When it comes to running board elections in a condo or co-op community, the biggest concern among those involved is making sure the elections are fair and balanced and nobody has a reason to cry foul. Elections can be heated as it is, so the voting process should run smoothly and without any hiccups. One election tabulation company representative remembers an extremely heated election she monitored where physical fighting even broke out. “It was bad,” she wryly recalls.
“Elections in associations can either be sleepers where there is a ton of apathy and you can't even get enough candidates to fill the seats to ones that are highly controversial,” says attorney Ron Perl of Hill Wallack in Princeton.
One of the most frequent dilemmas communities face is actually getting anybody on to the ballot in the first place. Robert Tierman, a partner with Litwin & Tierman, P.A., with offices in New York and New Jersey, remembers one co-op that had a problem of getting shareholders who actually wanted to run for a position on the board of directors. “This led to there not being an election; whoever wanted the position just got it,” he says. “The board was not fully constituted and there was a vacancy for a whole year. No major issues resulted from the situation but the board was less efficient and effective.”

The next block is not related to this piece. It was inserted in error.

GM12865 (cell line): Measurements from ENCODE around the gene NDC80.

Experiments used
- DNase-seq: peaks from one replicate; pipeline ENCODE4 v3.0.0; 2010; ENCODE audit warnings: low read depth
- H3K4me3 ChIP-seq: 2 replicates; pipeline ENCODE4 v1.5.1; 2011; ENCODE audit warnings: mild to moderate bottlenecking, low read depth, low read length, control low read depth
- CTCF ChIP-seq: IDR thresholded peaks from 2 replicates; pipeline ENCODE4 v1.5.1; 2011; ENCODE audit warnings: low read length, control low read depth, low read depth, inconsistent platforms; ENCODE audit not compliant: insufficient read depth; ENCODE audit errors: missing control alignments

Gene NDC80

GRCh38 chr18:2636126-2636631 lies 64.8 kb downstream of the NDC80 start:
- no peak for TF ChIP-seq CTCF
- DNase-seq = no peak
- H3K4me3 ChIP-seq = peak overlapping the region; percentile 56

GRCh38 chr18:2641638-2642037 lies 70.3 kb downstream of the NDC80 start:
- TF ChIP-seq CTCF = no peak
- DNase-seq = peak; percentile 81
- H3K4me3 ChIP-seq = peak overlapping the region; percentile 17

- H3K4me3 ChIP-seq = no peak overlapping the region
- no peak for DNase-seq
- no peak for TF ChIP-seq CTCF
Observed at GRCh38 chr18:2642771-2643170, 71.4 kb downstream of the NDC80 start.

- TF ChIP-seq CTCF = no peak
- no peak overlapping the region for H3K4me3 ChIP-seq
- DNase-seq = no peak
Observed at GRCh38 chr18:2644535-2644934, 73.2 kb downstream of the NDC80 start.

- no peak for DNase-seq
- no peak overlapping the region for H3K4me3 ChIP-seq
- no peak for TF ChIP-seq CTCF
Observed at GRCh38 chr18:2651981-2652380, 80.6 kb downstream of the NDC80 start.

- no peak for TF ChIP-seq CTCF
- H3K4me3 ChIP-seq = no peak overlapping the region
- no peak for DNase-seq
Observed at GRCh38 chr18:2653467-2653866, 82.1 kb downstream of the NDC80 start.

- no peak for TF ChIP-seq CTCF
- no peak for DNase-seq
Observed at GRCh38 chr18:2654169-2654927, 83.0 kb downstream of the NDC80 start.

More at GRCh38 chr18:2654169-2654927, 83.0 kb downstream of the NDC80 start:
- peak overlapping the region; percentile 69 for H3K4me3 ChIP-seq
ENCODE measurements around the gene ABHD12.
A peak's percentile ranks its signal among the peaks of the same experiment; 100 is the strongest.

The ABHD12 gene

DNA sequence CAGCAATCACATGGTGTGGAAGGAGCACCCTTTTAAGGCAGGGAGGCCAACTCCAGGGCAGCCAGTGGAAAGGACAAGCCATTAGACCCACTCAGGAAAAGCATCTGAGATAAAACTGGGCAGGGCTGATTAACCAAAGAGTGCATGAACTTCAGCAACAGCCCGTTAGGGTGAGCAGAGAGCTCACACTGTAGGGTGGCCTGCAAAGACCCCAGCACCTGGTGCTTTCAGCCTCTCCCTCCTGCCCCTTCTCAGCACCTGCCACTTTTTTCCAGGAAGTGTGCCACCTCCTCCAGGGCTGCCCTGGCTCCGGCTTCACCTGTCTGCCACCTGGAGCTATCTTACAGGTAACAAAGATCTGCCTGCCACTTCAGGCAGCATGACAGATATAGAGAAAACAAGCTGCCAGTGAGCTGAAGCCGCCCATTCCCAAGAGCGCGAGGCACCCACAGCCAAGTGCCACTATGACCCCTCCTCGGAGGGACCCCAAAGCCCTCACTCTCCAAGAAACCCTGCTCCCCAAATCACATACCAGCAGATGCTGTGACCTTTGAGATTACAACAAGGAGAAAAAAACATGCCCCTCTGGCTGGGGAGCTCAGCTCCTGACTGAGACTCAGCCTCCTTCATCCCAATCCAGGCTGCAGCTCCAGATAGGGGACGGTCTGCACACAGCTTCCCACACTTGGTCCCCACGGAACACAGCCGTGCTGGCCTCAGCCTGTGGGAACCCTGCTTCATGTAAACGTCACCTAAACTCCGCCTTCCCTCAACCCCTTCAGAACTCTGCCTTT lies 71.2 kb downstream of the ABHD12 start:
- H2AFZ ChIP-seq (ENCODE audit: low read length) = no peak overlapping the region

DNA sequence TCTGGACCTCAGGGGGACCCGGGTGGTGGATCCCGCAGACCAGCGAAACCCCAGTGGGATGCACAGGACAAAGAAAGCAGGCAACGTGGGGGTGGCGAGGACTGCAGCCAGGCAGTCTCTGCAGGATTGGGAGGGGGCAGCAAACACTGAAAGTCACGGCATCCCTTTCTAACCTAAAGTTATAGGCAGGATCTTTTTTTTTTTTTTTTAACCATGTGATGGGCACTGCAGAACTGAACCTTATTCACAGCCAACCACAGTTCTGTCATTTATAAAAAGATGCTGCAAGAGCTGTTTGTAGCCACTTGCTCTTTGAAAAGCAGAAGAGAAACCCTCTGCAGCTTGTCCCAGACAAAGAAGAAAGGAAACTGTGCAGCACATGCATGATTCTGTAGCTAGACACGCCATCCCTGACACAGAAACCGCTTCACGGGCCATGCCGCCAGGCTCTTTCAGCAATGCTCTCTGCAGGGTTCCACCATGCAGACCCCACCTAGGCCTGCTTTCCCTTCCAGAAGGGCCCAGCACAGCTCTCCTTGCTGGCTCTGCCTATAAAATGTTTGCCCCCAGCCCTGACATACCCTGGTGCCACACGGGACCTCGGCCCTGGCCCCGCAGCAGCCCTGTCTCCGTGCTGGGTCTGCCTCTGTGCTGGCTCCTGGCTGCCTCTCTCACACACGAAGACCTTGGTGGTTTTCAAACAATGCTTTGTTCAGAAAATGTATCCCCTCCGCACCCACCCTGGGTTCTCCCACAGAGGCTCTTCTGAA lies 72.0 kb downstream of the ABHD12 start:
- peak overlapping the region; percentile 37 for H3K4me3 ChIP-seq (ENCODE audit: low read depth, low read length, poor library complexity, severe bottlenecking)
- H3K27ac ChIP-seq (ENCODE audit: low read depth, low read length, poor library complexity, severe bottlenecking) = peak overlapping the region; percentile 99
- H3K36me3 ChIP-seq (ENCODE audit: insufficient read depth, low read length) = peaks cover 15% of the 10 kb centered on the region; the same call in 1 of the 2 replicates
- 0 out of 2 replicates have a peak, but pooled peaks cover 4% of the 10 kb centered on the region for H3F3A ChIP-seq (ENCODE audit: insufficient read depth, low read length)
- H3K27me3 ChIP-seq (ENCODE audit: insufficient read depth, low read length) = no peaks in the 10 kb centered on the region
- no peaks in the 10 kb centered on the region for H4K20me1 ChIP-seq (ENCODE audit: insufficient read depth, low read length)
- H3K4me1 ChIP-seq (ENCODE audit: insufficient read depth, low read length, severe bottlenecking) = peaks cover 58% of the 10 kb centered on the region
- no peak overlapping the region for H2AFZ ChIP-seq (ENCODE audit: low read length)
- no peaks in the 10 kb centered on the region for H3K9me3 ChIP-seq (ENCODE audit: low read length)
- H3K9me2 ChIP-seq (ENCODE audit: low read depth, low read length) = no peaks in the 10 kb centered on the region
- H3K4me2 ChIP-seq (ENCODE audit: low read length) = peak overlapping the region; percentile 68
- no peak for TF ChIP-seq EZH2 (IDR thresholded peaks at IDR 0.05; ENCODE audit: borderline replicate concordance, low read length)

So is the term ‘fair election’ an oxymoron? Although unfair elections—where there have been broken voting machines or improper ballot counting—make front page news, the truth is that it’s not common for elections to be unfair, at least technically speaking. On the other hand, it’s pretty easy to have a fair election for a co-op or condo board if these few basic guidelines are followed.
Follow the Bylaws
Check the bylaws to find out how often your elections should be held, and when. “The bylaws contain the term of office of board members and say when the elections should be held as well as the frequency of the election,” says Perl. “Most bylaws provide for staggered terms so that you most often have elections annually but I have seen associations where because of the staggering of terms they have elections two consecutive years and then the third year the election is skipped because no one's term is up. The true answer is you have to follow the provisions in your bylaws.”